By Donovan Thomas, Campus News Editor
From studying at Howard University as a student in the late seventies to becoming a faculty member, Monique Greenwood has long been invested in the school. Having served as Editor-in-Chief of Essence and now running a successful hospitality company, Akwaaba Bed & Breakfast Inns, Greenwood has harnessed her writing, creative and entrepreneurial skills in her pursuit of legacy building.
Born in Washington D.C., Howard was originally not where Greenwood envisioned herself upon completing high school.
“Being from Washington D.C., Howard was right down the street from where I grew up. It was like going to the thirteenth grade. I couldn’t wait to get to New York,” said Greenwood.
As life goes, after receiving only a partial scholarship to her choice school in New York, she found herself at Howard where she received a full scholarship. “
“It [Howard University] turned out to be exactly the place where I should have been and that I’m grateful that I was,” Greenwood continued.
Though she got off to a slow start, once she began to get involved on campus she dived right in.
Greenwood served as Vice President of the School of Communications Student Council, was Lifestyle Editor of The Hilltop and produced, coordinated and commentated the School of Communications Fashion show along with working on the Homecoming fashion show.
When asked what experiences impacted her the greatest while studying at Howard, Greenwood was quick state the overall campus atmosphere, lifelong friends, a healthy competitive environment and the “work hard, play hard” mentality.
“I think the greatest experience was being in a nurturing environment where I felt that everyone was involved in my success. Everyone was totally committed to my success and to be in a space where the possibilities are endless is very empowering. You you can look around the classroom and know that the smartest person in the classroom is like you and the dumbest person in the classroom is like you. You can decide who you want to be. Nothing feels off limits,” said Greenwood.
With such an extensive resume in print media, one would not suspect that Greenwood initially wanted to go into broadcast journalism.
“When I first came to Howard, I thought that I wanted to do broadcast journalism. I was quickly counseled to do print journalism to really hone the skills of writing and communicating the story and so much being a face that could read well. Howard had and still does have an amazing School of Communications. When I graduated from Howard, I was already a journalist when I moved my tassel to side,” said Greenwood.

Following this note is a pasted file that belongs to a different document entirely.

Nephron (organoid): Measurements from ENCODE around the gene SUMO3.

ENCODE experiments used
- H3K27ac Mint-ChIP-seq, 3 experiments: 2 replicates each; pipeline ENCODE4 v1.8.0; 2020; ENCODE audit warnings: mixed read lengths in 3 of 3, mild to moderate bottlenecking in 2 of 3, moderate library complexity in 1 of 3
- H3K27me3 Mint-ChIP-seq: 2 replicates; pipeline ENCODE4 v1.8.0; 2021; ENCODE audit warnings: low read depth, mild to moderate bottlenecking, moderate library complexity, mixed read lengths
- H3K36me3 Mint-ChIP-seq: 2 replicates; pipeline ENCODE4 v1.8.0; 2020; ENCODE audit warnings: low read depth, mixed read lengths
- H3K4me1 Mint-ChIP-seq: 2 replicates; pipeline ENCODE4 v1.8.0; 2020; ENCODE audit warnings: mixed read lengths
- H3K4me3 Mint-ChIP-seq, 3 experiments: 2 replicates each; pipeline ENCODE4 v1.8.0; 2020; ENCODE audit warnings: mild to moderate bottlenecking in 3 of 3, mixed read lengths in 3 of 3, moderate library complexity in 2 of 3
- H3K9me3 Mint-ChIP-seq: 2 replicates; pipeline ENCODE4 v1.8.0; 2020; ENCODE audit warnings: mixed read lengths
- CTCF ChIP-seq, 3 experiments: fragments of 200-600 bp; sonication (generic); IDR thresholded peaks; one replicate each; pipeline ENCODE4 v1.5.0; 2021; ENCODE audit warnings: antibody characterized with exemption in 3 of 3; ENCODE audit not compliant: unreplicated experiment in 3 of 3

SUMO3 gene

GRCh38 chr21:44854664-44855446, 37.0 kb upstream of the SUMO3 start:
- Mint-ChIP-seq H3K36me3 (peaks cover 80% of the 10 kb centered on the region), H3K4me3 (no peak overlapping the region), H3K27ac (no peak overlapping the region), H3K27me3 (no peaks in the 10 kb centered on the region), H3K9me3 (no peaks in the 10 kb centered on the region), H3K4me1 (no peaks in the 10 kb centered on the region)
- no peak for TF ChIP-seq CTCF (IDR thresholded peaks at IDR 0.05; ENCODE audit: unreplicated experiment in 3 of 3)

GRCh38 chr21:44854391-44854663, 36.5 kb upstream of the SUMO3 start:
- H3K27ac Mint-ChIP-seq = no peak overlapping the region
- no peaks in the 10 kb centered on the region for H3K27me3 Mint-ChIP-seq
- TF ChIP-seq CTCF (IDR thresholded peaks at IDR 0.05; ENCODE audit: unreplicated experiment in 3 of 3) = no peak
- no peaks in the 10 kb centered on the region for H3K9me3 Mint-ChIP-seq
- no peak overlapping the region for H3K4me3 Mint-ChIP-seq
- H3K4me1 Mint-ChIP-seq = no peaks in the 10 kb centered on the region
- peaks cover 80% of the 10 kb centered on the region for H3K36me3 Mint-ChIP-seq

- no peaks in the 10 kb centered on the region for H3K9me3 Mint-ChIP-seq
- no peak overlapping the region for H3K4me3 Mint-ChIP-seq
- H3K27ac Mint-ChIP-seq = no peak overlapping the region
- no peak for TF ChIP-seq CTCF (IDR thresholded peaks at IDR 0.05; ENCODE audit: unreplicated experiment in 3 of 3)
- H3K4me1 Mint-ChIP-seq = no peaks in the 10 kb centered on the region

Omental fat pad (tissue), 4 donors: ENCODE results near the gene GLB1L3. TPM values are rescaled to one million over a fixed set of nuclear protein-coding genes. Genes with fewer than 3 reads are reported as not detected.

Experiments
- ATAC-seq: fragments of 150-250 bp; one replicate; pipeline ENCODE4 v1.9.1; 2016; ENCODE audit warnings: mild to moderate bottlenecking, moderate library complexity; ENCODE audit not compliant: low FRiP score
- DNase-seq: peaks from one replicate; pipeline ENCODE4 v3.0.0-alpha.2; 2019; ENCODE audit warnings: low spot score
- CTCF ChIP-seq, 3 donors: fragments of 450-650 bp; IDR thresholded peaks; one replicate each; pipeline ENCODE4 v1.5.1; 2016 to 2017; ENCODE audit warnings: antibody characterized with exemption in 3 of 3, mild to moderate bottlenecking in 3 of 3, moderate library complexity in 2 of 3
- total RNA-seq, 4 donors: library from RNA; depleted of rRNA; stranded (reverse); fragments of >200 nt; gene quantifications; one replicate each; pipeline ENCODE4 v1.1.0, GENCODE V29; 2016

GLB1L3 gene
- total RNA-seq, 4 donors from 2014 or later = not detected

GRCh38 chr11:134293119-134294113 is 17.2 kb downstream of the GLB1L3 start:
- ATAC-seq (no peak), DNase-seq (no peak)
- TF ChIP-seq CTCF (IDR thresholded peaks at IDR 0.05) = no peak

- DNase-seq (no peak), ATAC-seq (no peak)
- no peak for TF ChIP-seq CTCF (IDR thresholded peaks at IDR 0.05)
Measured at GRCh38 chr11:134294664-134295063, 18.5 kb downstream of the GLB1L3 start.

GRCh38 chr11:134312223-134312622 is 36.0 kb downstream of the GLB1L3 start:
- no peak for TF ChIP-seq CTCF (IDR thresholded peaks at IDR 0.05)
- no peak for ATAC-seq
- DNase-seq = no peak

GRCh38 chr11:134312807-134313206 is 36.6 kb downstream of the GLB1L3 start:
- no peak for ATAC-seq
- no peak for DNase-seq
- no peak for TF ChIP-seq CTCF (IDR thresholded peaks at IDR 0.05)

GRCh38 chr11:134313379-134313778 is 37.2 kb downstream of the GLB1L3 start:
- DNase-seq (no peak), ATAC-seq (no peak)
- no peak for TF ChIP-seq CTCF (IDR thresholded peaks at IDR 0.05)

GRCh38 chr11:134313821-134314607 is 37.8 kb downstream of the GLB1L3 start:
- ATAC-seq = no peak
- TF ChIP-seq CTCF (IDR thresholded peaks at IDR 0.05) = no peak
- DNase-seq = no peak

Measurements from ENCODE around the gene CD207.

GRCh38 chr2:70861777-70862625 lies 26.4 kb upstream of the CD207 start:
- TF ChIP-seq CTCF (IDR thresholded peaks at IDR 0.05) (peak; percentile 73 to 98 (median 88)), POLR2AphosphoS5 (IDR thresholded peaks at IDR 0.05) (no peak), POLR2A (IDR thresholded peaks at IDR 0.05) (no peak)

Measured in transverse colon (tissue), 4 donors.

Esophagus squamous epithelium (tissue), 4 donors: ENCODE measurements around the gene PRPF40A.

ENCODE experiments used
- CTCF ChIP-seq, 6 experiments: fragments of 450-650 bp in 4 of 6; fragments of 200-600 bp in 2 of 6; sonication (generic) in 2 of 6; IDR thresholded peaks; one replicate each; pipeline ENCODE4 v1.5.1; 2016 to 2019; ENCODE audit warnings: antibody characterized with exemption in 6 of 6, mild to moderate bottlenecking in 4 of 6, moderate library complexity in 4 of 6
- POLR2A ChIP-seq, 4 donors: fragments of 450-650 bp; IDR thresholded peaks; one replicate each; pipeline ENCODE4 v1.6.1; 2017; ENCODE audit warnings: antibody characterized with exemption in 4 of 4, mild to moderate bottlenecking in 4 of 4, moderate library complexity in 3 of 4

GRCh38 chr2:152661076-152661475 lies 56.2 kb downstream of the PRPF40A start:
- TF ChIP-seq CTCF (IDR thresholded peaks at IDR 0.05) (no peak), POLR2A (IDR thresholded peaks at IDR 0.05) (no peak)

While still Editor-in-Chief of Essence, Greenwood began her bed and breakfast company in Brooklyn. Her desire was to have a home in a city that she loved for every season. She decided upon New York City for the fall, DC for the spring, New Orleans for the winter and Cape May, NJ for the summer. When juggling both became too much, Greenwood chose to leave Essence to run her business full-time. What led her to make this decision was her strong belief in legacy building.
Greenwood said, “I felt like I’ll never be able to leave my daughter a job at Essence, but I could absolutely leave her this real estate and business if that’s something that she chooses to do.”
Eventually, Akwaaba Bed and Breakfast became the focus a reality show, Checked Inn, that was picked up by the Oprah Winfrey Network. Greenwood attributed the show as giving a glimpse as to how black business owners live and run a business.
In 2016, Greenwood returned to Howard as the first John H. Johnson Endowed Chair of Entrepreneurship where she was tasked with cultivating a culture of entrepreneurship within the student body, faculty and administration.
Her advice to students currently navigating through college was to define success for yourself.
“There are so many people telling you what success looks like. You have to define success on your own terms. You have to be true to who you are. You have to be confident in who you are. Create a work ethic. Be willing to roll up your sleeves and do what it takes,” said Greenwood.
She also spoke of how critical it is to have a support team, acknowledging the role her parents, husband of thirty years and daughter have had on her success. Additionally thanking her girlfriends, neighbors and guests who she credits as the ambassadors of her brand.
Currently, Greenwood is working on working on a Akwaaba home decor brand and hopes to have the brand available in major retailers. Her bed and breakfast business can be found at www.akwaaba.com.